Biblical Law forbade men from committing adultery even if it was cross-cultural, and it also condemned unmarried women who were not virgins to death by stoning. I recommend Joe Pranevich blog if you’re curious about Old Testament marital customs. He has an excellent overview of virginity tests and the consequences newly married wives faced for failing them. (Long story short: a bloody sheet from a broken hymen was the key piece of evidence.)
Given that Israelite soldiers wanted to avoid the sin of having sex with nonvirginal slaves in the first place, pubescent female slaves were most valued since they could bear children, but they were not old enough to be married or savvy enough to rebel. Young girls also eliminated adultery concerns, and the nature of their enslavement meant that they were forced to marry and have sex with the men who slaughtered their families. If you have any doubts about the idea that female slaves were coveted for sexual gratification, Deuteronomy 21:10-14 emphasizes that girls were in face selected for that reason:
“When you go to war against your enemies and the Lord your God delivers them into your hands and you take captives, if you notice among the captives a beautiful woman and are attracted to her, you may take her as your wife. Bring her into your home and have her shave her head, trim her nails and put aside the clothes she was wearing when captured. After she has lived in your house and mourned her father and mother for a full month, then you may go to her and be her husband and she shall be your wife. If you are not pleased with her, let her go wherever she wishes. You must not sell her or treat her as a slave, since you have dishonored her.”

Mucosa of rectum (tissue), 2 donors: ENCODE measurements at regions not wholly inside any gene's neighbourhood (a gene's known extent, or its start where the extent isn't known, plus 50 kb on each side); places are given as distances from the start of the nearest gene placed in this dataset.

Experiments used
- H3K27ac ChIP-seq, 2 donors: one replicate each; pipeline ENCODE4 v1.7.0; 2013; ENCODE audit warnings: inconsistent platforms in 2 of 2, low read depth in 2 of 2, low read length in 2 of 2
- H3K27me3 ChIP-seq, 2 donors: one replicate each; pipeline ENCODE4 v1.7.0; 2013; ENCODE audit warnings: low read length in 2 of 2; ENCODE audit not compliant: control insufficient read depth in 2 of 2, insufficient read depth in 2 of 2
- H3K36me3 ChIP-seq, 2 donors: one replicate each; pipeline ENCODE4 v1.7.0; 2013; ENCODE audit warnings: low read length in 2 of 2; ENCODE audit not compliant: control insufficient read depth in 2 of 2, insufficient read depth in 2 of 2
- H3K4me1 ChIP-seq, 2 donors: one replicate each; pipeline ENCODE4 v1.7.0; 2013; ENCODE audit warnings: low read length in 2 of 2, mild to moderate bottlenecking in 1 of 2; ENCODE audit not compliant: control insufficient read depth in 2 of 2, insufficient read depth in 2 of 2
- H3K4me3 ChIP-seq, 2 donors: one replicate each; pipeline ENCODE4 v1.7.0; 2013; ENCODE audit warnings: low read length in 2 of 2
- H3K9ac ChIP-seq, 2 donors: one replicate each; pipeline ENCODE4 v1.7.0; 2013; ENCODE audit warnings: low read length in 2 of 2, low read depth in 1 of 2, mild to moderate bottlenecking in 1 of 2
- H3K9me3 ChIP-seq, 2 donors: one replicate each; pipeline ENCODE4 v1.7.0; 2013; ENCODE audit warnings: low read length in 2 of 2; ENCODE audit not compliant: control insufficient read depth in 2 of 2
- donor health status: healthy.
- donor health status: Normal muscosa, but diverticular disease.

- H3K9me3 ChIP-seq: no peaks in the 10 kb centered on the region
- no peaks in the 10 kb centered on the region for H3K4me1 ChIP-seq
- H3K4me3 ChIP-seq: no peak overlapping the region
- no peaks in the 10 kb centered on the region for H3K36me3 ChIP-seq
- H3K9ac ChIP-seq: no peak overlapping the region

Stop and think about what this must have been like for these young women. How many of them were willing participants in their marriage? How many chose not to leave simply because life cast out of society was worse than being marriage to your conqueror?
Many Christians will insist that allowing female captives a month of mourning was exceedingly compassionate. But we’re talking about institutionalized rape, molestation, subjugation, and physical abuse. A month of mourning hardly qualifies as compassion, and I doubt anyone could cope with a traumatic experience in such a brief window of time, especially since there was no escape from it. If you were a female prisoner of war, you wouldn’t get freed after seven years like male Hebrew slaves, since you were your rapist’s wife and the mother of his children. The verse that permits sexually unfulfilling slaves to be freed doesn’t indicate compassion either, since these women were now sexually tainted and therefore unwanted pariahs in a strange land that would have treated them worse than slaves.
I want to emphasize this point again: by any moral understanding of a woman’s dignity and her rights as a human being, the Old Testament instituted a system of socially condoned rape. Under the Law slaves did not own their bodies; their masters did. Their best case scenario would have been a variation of Stockholm Syndrome, where the woman would have fallen in love with her captor and rationalized her fate as a blessing so she could cope with it.
Like I said in my last post, when we think of Biblical slavery, we should pay respect to those who suffered under it and keep in mind that these were real people, not characters who exist only to teach moral lessons to future Christians. By acknowledging the full scope of what female slaves endured, we reflect the kind of compassion and empathy Jesus called us to embrace. Anything short of that condones the dehumanization and subjugation of women.
(The artwork at top was made by Daniella at Deviantart.)